China strongly warned a high-level Japanese official around late June that Tokyo should not send Self-Defense Forces to join U.S. operations that test the freedom of navigation in the disputed South China Sea, diplomatic sources said Saturday.
Japan will “cross a red line” if SDF vessels take part in so-called freedom of navigation operations, Ambassador Cheng Yonghua told the official, the sources said. Cheng even hinted at military action.
The warning was issued not long before an international tribunal ruled on conflicting claims in those waters.
The Permanent Court of Arbitration in The Hague ruled July 12 that China’s sweeping claims to most of the South China Sea, which overlap with those of the Philippines and other neighboring countries, have no legal basis. China has rejected the ruling, but the United States and Japan have called on Beijing to respect it.
China is expected to continue warning Japan. Chinese Foreign Minister Wang Yi will likely meet Foreign Minister Fumio Kishida in Tokyo on the fringes of a ministerial meeting between Japan, China and South Korea later this month.
The Japanese government has no plans to join the freedom of navigation operations, in which the United States since October has sent warships near artificial islands that China has built in the South China Sea. But it has left room for sending SDF ships to the disputed waters to protect U.S. ships under new security laws that have expanded SDF roles overseas.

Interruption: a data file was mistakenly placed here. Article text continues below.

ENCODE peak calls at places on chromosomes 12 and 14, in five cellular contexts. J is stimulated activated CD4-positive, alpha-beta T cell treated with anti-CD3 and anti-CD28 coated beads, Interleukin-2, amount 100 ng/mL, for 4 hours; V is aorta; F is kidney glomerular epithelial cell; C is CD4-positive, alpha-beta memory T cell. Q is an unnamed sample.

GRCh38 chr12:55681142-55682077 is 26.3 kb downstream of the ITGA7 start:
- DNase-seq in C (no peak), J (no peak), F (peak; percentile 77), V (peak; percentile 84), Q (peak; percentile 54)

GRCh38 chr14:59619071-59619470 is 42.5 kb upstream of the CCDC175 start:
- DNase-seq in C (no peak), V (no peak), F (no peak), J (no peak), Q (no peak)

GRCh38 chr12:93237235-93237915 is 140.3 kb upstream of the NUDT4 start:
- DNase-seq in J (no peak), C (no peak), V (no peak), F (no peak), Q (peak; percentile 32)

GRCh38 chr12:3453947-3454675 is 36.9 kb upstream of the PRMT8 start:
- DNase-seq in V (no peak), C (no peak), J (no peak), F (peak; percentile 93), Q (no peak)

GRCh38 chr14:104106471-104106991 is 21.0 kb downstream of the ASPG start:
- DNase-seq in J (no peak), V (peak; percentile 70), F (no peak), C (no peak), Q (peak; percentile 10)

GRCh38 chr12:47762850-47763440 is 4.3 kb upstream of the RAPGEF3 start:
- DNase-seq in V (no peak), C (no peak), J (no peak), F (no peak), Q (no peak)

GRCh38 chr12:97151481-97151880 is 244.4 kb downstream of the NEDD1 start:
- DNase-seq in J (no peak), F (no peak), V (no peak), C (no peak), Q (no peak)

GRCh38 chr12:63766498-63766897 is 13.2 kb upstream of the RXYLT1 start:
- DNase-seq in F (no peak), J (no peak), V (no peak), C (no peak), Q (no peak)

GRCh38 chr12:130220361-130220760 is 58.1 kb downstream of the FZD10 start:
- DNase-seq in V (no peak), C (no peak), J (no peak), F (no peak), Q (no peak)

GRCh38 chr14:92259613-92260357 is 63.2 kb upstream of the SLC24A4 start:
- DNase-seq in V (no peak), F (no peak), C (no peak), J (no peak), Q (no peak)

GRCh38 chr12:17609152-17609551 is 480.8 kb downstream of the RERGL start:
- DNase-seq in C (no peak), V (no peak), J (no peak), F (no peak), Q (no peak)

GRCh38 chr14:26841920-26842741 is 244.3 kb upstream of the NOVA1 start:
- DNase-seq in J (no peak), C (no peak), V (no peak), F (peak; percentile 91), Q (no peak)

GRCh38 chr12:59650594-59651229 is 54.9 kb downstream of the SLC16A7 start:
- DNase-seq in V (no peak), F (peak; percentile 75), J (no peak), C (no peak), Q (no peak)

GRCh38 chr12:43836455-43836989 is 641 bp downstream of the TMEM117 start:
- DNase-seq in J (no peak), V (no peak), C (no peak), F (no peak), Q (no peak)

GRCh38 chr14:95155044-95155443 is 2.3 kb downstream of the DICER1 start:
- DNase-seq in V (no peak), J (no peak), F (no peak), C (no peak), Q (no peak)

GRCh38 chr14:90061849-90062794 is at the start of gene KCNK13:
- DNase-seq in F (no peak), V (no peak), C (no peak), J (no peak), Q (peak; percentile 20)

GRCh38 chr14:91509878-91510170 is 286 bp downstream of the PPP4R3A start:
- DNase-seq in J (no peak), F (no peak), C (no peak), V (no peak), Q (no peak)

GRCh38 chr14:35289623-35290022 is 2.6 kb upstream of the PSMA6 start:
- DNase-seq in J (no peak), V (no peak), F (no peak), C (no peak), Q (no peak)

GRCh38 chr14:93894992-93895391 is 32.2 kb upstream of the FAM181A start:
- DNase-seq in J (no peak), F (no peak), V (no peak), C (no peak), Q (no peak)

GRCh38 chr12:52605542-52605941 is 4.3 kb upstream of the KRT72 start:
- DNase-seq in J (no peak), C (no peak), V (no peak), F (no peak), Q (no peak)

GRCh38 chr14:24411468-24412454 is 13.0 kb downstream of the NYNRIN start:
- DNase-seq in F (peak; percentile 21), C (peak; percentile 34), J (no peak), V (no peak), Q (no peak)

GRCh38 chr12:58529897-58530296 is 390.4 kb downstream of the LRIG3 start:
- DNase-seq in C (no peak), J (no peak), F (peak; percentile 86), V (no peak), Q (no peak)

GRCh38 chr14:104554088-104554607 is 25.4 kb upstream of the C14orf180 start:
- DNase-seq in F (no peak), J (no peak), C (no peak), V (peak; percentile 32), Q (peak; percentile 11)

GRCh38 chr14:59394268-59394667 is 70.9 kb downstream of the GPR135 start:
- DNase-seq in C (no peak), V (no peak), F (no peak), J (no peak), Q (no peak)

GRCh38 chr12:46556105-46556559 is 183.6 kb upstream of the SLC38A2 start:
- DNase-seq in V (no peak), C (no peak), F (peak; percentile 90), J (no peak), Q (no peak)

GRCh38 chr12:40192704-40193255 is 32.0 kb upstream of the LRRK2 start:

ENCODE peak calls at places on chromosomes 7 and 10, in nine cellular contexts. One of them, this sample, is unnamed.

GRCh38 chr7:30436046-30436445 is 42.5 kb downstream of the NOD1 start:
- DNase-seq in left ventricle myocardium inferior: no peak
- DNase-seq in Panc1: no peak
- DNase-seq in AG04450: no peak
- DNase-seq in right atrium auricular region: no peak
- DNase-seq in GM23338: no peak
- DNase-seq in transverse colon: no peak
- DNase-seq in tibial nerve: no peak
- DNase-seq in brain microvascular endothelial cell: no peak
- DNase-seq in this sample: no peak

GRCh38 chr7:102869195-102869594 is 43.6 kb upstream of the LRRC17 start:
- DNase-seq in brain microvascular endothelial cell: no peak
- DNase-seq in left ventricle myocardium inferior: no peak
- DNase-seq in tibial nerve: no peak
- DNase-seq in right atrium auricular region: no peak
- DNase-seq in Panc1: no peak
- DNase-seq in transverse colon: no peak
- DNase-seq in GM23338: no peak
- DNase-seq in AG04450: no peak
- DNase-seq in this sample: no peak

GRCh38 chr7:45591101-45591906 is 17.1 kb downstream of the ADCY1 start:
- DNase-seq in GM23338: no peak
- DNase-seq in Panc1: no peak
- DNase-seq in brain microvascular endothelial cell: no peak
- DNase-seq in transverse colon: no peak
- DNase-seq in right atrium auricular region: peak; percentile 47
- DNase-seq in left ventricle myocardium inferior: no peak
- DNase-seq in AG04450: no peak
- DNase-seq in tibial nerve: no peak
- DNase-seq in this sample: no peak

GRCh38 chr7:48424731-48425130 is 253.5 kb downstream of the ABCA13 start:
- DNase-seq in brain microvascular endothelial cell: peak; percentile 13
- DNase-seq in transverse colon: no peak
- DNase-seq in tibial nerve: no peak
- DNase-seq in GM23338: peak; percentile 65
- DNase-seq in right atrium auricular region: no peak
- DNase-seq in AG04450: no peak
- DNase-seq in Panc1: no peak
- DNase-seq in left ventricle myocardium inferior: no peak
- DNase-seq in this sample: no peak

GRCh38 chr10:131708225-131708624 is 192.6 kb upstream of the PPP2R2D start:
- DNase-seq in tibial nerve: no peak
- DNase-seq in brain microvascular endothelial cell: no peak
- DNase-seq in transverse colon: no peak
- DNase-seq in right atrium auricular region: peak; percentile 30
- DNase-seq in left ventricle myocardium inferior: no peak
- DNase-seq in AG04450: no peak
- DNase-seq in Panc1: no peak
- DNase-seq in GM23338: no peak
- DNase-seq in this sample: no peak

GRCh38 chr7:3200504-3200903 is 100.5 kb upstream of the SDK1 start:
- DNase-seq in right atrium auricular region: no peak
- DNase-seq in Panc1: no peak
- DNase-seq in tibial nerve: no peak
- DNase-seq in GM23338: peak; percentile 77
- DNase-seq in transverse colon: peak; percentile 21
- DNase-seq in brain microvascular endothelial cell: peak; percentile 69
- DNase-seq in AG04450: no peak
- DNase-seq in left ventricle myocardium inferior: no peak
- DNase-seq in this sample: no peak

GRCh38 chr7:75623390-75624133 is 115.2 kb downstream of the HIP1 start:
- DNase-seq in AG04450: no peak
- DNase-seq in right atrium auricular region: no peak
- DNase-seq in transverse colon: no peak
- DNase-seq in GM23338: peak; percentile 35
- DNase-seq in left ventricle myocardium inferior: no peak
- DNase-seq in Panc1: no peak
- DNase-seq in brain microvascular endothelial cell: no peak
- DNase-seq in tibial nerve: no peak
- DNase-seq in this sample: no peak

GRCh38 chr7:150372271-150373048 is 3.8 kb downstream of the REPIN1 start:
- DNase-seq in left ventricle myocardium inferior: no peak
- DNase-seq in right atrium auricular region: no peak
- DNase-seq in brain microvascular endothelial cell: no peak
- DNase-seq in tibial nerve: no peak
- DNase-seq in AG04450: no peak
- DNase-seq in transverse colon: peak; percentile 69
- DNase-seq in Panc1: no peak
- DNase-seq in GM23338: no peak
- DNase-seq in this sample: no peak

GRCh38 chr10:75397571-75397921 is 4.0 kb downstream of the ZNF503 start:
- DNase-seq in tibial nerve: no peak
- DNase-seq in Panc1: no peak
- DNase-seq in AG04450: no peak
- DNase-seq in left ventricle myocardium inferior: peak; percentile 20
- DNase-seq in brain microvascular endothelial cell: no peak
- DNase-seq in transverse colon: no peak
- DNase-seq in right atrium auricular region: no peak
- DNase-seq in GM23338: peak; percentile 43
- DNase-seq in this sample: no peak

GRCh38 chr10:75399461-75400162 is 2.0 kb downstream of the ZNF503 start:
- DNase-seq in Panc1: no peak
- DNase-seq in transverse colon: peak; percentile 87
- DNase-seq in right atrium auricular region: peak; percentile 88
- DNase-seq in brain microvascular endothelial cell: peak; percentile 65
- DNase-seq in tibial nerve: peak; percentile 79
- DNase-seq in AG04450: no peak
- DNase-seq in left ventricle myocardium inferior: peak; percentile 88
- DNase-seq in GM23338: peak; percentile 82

Officials have said Japan can dispatch the SDF as long as the mission contributes to the country’s defense and does not violate restrictions imposed by the war-renouncing Constitution.
According to the sources, Cheng told the high-level official in Tokyo that Japan should not take part in a “joint military action with U.S. forces that is aimed at excluding China in the South China Sea.”
He also said China “will not concede on sovereignty issues and is not afraid of military provocations.”
The comments were apparently aimed at preventing Tokyo from interfering in the territorial dispute in the South China Sea, where Japan has no direct claims.
The official told Cheng that Japan has no plans to join the U.S. operations but strongly criticized China’s construction of outposts in the waters for military purposes.
The exchange took place amid heightened tensions sparked by a territorial dispute between China and Japan over the Japanese-controlled Senkaku Islands in the East China Sea, which China calls the Diaoyus.
On June 9, a Chinese naval ship sailed into waters just outside Japanese territorial waters around the islands, leading Japan to lodge a protest against the unprecedented move.
Then-Vice Foreign Minister Akitaka Saiki summoned Cheng to the ministry and told him Japan would take “necessary actions” if Chinese naval ships entered its territorial waters. This may indicate that such military intrusion is Japan’s “red line” that would lead it to mobilize its Maritime Self-Defense Force.
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